Hidden medical text read for the first time in a thousand years
An influential physician and a philosopher of early Western medicine, Galen of Pergamon was the doctor of emperors and gladiators. One of his many works, "On the Mixtures and Powers of Simple Drugs," was an important pharmaceutical text that would help educate fellow Greek-Roman doctors.
The text was translated during the 6th century into Syriac, a language that served as a bridge between Greek and Arabic and helped spread Galen's ideas into the ancient Islamic world. But despite the physician's fame, the most complete surviving version of the translated manuscript was erased and written over with hymns in the 11th century – a common practice at the time. These written-over documents are known as palimpsests.
An international team of researchers is getting a clear look at the hidden text of the Syriac Galen Palimpsest with an X-ray study at the Stanford Synchrotron Radiation Lightsource (SSRL) at the Department of Energy's SLAC National Accelerator Laboratory.
The early results reveal more of the original words in the underlying text, which runs perpendicular to the direction of the overlying text, enabling scholars to see more information from Galen.
"Our hope was that there would be enough traces of ink there so that we would be able to decipher even a word or two," says Uwe Bergmann, a distinguished staff scientist at the Stanford PULSE Institute at SLAC, who led the X-ray imaging project. "The distinct writing that we can now see marks a tremendous success."
Fresh Hints About Early Medicine
For nearly a decade, a multidisciplinary team of scientists and scholars has tried to uncover and study Galen's original text with advanced imaging and digital processing techniques. Each leaf of the manuscript provides clues about the state of medical knowledge at that particular time in the Middle East.
"If you want to understand medicine in the Middle East, you have to look at the translation and transmission of knowledge," says Peter E. Pormann, professor of classics and Graeco-Arabic studies at the University of Manchester. "This is a huge chunk of history, and we hope this text will help us understand how they managed and treated disease historically in that part of the world."
The section of the manuscript being examined at SLAC first appeared in Germany in the early 1900s, and ongoing research indicates it was originally from St. Catherine's Monastery on the Sinai Peninsula. All the pages being scanned at SSRL will be converted to high-resolution digital images that will be added to those made freely available online by Schoenberg Institute for Manuscript Studies at the University of Pennsylvania Libraries.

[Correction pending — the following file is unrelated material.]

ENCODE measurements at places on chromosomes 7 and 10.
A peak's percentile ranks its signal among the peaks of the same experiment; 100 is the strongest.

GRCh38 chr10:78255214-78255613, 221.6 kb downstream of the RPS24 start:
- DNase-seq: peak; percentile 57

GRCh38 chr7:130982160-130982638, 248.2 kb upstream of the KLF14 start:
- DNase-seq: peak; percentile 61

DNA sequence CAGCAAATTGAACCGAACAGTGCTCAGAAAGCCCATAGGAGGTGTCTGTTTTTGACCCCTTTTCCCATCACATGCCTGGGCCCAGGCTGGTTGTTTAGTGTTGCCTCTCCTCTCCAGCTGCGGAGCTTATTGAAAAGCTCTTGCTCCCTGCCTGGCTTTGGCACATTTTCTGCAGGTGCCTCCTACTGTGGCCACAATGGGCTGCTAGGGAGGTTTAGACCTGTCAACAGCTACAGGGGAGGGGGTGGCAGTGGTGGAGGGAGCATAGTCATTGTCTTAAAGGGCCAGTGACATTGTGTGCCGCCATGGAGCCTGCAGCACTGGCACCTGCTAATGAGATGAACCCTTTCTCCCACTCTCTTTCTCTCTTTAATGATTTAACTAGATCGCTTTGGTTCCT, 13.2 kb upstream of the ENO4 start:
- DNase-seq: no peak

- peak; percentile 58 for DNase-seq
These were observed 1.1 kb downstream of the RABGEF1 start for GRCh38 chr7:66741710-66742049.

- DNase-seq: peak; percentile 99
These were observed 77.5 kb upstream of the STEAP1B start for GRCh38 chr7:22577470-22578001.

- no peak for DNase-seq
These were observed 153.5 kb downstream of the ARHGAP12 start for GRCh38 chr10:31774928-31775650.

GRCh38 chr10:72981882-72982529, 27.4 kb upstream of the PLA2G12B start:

A few leaves of the original Syriac manuscript had been removed and ended up at libraries around Africa, Europe and the United States, including those at Harvard University, Paris, the Sinai Peninsula and the Vatican. These were imaged at each location with specialized cameras, and each institution agreed to have their images added to the online data set.
"Our plan is to digitally reunite the book," says Michael Toth, president of R.B. Toth Associates, a private company specializing in cultural heritage research that has led the study of this palimpsest since 2009. "This will provide public access to scholarship that's been hidden for centuries."
Preservation and Experimental Challenges
To recycle the limited material available for parchment, 11th-century scribes scrubbed and replaced the original text with layers of calcium, a rudimentary form of white-out, and then wrote a book of psalms on top of the original text. Earlier studies had revealed traces of the text beneath the hymns, but it was difficult to read the original translation of Galen – both texts were written in similar ink and the underlying text had been well-scrubbed.